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How Do Insurance Policies Effect Your Retirement Plan?

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Your life and health insurance policies are a key part of your overall financial plan. It’s important to review your policies each year to ensure that you have the coverage you need and/or implement proper coverage.

Let’s focus on issues to consider when reviewing your policies:

Health Insurance Issues:

Are you married, and do you each have employer-sponsored health insurance?

If so, consider reviewing both health insurance options to see which is best for you.

Review monthly premiums, deductibles, co-pays, out of pocket expenses, any employer HSA matching, and the doctors in the network.

Are you paying for health insurance coverage on your own (such as the Health Insurance Marketplace)?

 If so, consider the following:

  • Your coverage may automatically renew, but shop other plans before you let it auto-renew by looking at the total cost (monthly premium, deductibles, co-pays, out of pocket expenses, and the doctors in the network).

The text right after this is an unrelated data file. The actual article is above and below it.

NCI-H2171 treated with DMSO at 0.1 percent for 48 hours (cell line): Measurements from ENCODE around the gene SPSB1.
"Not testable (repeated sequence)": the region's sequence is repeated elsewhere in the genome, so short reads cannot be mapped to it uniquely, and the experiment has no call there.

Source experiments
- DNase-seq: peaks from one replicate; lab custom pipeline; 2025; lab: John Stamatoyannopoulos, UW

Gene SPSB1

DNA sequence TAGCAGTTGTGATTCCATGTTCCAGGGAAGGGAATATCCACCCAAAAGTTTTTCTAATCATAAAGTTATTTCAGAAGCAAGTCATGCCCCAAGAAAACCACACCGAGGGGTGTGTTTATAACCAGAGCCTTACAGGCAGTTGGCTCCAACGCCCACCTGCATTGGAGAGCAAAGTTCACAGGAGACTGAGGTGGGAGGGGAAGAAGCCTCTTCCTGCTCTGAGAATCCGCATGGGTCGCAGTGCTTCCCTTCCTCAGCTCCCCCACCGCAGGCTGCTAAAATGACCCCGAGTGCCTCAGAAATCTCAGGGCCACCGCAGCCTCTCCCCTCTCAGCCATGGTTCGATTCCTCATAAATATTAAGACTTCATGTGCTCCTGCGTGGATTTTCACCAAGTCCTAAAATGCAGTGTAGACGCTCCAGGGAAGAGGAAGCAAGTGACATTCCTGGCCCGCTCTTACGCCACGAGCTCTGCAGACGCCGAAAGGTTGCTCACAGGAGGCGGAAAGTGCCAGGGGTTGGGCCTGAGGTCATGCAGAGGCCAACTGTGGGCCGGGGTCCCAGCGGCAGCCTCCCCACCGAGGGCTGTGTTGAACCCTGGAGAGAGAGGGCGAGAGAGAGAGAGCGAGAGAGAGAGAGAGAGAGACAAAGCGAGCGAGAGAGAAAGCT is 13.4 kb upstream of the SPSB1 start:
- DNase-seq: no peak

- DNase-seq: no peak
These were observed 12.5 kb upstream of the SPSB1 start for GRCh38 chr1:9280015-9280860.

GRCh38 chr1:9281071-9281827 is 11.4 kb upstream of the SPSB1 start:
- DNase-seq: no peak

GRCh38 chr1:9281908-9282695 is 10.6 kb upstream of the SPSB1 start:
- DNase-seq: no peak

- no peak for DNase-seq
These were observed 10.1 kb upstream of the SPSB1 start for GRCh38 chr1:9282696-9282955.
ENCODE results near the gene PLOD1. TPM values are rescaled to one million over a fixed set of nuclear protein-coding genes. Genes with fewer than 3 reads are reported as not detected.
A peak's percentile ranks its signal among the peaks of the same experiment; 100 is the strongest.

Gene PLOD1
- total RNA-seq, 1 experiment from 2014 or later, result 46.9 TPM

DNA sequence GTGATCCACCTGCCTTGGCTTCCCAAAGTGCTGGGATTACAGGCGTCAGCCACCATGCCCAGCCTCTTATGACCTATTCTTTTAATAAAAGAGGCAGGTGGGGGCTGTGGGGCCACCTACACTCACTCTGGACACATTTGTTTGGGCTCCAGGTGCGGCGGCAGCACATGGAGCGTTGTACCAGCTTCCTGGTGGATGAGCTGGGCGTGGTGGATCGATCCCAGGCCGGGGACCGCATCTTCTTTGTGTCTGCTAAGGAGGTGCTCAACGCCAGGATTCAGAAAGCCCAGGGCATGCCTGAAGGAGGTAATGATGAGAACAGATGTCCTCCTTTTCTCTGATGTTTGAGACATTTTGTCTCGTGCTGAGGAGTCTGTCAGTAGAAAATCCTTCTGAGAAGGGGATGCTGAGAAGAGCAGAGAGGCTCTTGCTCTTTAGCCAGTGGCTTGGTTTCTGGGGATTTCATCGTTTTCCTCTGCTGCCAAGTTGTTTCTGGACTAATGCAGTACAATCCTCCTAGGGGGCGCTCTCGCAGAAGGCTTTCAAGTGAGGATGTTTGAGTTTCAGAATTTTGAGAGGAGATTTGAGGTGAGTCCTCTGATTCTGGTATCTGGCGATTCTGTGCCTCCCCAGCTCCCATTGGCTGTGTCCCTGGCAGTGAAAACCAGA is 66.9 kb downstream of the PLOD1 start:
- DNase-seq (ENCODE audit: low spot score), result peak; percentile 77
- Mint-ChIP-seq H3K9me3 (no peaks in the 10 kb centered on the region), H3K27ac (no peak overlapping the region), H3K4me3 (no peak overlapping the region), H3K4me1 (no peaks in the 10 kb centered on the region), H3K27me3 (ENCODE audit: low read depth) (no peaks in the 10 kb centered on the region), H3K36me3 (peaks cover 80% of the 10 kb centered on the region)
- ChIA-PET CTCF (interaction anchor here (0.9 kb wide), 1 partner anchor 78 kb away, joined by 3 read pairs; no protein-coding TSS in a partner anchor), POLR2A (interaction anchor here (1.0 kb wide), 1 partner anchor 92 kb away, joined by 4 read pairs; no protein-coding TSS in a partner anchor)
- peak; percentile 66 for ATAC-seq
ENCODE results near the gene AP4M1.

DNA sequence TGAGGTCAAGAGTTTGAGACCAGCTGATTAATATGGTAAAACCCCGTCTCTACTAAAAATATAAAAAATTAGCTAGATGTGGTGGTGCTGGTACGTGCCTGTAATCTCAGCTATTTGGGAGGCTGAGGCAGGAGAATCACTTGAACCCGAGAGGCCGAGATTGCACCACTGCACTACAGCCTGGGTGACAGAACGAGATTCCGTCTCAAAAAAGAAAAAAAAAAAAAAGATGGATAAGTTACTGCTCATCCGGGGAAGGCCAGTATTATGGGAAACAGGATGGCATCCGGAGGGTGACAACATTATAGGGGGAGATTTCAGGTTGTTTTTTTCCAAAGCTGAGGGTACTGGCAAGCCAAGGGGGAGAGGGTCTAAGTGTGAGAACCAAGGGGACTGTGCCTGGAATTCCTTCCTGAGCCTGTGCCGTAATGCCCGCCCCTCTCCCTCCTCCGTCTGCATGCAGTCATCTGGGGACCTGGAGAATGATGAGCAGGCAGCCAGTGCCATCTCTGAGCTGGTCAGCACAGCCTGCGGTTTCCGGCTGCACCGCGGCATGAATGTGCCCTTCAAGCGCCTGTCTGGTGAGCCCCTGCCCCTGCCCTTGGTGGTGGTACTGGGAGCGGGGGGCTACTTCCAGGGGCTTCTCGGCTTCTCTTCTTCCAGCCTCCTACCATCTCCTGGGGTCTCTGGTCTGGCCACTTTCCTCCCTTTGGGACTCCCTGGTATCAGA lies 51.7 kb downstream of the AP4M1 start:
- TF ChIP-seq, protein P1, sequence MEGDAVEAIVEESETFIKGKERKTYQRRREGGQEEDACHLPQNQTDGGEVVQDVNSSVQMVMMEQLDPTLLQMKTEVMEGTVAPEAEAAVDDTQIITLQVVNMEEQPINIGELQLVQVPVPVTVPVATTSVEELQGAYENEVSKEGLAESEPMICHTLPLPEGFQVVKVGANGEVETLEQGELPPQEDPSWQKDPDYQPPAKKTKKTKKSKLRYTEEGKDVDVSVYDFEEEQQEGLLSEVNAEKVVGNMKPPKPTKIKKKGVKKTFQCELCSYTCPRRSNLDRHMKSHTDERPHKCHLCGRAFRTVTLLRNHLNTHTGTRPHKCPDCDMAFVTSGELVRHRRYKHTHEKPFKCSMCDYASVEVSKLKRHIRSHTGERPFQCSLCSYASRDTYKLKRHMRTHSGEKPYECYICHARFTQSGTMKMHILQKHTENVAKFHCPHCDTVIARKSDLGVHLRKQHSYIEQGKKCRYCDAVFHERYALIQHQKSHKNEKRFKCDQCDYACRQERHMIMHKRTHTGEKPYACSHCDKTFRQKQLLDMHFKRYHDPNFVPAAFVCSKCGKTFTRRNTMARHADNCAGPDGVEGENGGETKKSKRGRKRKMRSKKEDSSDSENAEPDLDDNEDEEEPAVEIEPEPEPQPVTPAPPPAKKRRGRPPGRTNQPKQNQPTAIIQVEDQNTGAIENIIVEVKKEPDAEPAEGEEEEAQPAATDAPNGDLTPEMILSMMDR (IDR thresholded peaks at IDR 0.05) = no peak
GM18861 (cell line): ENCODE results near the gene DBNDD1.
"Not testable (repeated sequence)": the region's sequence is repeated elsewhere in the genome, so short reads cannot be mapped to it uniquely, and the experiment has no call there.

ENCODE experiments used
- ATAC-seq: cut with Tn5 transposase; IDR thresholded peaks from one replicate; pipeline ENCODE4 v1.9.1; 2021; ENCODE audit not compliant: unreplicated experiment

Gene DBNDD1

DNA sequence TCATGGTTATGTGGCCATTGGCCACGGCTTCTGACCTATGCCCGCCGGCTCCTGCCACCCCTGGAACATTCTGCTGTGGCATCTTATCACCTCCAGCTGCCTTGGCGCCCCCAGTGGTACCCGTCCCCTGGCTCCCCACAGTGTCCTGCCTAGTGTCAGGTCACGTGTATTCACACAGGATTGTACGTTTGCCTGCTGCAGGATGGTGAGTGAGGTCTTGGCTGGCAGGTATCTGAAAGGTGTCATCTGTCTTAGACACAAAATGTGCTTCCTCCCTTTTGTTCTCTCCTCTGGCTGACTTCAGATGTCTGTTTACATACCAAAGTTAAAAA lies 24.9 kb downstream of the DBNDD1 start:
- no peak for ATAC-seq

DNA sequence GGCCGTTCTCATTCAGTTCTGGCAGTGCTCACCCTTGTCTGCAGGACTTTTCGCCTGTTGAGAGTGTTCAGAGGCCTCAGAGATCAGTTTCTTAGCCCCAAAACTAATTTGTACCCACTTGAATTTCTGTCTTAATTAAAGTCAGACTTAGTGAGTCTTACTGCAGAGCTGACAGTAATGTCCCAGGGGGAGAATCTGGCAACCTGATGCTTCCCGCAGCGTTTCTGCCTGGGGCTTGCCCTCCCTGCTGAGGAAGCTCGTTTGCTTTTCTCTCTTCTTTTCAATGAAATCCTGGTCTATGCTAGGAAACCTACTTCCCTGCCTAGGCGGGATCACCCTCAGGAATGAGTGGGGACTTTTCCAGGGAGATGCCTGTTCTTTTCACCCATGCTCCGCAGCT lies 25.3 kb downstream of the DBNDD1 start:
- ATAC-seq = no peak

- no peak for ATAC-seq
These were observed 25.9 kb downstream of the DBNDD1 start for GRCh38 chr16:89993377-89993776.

• If your income or family size has changed, your eligibility for subsidies may change.

Are you are on Medicare?

If so, consider the following:

  • If moving to a new state, review what Medicare Supplement and Advantage plans are offered in your new location.
  • If you have lost creditable drug coverage from an employer plan, enroll in Medicare Part D within 63 days to avoid lifetime penalties.
  • Review your drug needs as Part D and Medicare Advantage plans will change their drug coverage year to year.

Health insurance has become a very confusing topic of discussion, even for those who ARE still working.